The activities of my ancestors outside of their usual occupation is always of interest to me. Their sports, pastimes, hobbies, and social activities often help define them as people and sometimes those activities are present in later generations. Also, it can lead to further information from club records and results in newspapers.
In some cases, much spare time was devoted to the church, maybe on the committee such as William Hadden or as a lay preacher like James Harman. James was also able to find time for his other passion, ploughing competitions, not to mention various committees, such as the local school.
Richard Diwell had an interest in the Hamilton Horticulture Society but also indulged in photography. The photo in the post about Elizabeth Ann Jelly was one of Richard’s using a camera with a timer, a new development in photography at the turn of the century.
My grandfather, Bill Gamble, grandson of Richard Diwell, had many interests, particularly before he married. He played cornet with the Hamilton Brass band and was a committee member of the Hamilton Rifle Club and a state representative shooter.
He also loved fishing, motorcycles, and like his grandfather before him, photography. As a result, we now have hundreds of photographs of motorbikes and fishing trips. He even developed his own photographs. His passions of photography and motorcycles were passed on to his son Peter.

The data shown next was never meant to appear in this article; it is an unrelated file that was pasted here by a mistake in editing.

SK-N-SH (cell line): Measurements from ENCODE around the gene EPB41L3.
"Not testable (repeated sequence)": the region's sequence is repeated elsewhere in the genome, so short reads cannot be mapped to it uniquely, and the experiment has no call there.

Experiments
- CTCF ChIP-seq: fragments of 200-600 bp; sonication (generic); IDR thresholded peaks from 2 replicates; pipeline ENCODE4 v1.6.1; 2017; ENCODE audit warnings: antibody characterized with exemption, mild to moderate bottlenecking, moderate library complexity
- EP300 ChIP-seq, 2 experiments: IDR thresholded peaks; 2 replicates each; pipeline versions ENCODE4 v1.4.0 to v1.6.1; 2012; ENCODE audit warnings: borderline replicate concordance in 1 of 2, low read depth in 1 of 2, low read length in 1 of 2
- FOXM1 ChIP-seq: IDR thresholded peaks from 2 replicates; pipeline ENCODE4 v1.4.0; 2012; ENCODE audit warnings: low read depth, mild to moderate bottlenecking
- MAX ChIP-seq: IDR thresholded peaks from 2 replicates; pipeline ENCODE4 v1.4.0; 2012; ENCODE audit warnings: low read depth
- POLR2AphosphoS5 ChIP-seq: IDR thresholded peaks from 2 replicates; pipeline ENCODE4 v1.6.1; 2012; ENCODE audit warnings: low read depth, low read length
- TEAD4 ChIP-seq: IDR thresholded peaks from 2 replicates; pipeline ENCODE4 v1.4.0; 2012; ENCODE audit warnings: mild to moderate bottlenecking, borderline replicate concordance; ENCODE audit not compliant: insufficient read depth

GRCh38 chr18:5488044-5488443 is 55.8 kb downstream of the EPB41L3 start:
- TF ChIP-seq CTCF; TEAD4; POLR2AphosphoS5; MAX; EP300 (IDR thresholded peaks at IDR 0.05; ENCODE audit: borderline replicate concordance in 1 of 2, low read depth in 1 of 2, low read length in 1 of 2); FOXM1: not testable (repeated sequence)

Many of the Holmes and Diwell families were members of Brass Bands at Casterton and Hamilton. Alfred Winslow Harman was a rifle shooter and I recently told you about Nina Harman, wiling away the hours completing tapestry carpets.
I recently found an activity that previously hadn’t been present in my family, greyhound breeding.
James Stevenson was the grandson of James Mortimer and Rosanna Buckland. He worked as a manager at Hyde Park a squatting run north of Cavendish until it was split up in 1926 for the Soldier Settlement scheme. After this James moved to “Glen Alvie” at Cavendish where he described himself as a grazier.
In 1927, he advertised five well-bred greyhound pups for sale. At £4 each, he stood to earn £20 if he successfully sold them. A seemingly profitable hobby indeed.
James would have needed a good return on his pups as the sire’s stud fees would have been pricey given Cinder was imported by the successful breeder, Mr. Dickie of Bacchus Marsh. The article from the time of Cinder’s arrival in Australia in 1923, reports the dog remained in quarantine for six months. Because of a rabies outbreak in England, there was an extension to the time spent in quarantine only a short time before his arrival.
In 1927, the time of James’ advertisement, greyhound racing using a “mechanical hare” began for the first time at the Epping course in New South Wales. It took longer for other states to adopt the “tin hare” where they continued with the traditional field coursing.
WHAT DID YOUR ANCESTORS DO IN THEIR SPARE TIME?